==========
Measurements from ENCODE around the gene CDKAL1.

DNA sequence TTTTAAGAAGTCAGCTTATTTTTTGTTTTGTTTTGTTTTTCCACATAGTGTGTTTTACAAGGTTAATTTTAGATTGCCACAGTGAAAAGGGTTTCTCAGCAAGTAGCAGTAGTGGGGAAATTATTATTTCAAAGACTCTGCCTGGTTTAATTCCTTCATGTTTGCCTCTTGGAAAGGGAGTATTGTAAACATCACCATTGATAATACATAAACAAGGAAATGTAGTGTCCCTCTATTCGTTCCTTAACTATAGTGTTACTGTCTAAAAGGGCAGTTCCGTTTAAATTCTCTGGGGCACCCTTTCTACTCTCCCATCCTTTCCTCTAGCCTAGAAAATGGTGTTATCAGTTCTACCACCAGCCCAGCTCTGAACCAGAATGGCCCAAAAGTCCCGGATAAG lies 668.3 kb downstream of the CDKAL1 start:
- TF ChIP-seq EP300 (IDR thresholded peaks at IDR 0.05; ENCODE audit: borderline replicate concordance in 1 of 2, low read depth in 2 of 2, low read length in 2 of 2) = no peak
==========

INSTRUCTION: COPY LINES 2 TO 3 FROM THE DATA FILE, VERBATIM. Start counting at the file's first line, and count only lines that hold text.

DNA sequence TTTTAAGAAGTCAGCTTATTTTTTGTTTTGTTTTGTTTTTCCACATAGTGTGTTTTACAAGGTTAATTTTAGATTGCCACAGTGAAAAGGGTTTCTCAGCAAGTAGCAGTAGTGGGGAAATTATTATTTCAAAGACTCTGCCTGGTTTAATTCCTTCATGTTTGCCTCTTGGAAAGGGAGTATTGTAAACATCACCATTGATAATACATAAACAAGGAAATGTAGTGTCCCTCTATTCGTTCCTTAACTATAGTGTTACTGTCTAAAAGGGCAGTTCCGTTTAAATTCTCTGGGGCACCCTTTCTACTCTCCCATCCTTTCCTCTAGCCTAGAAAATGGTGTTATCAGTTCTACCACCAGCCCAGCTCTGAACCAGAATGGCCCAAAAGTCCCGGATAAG lies 668.3 kb downstream of the CDKAL1 start:
- TF ChIP-seq EP300 (IDR thresholded peaks at IDR 0.05; ENCODE audit: borderline replicate concordance in 1 of 2, low read depth in 2 of 2, low read length in 2 of 2) = no peak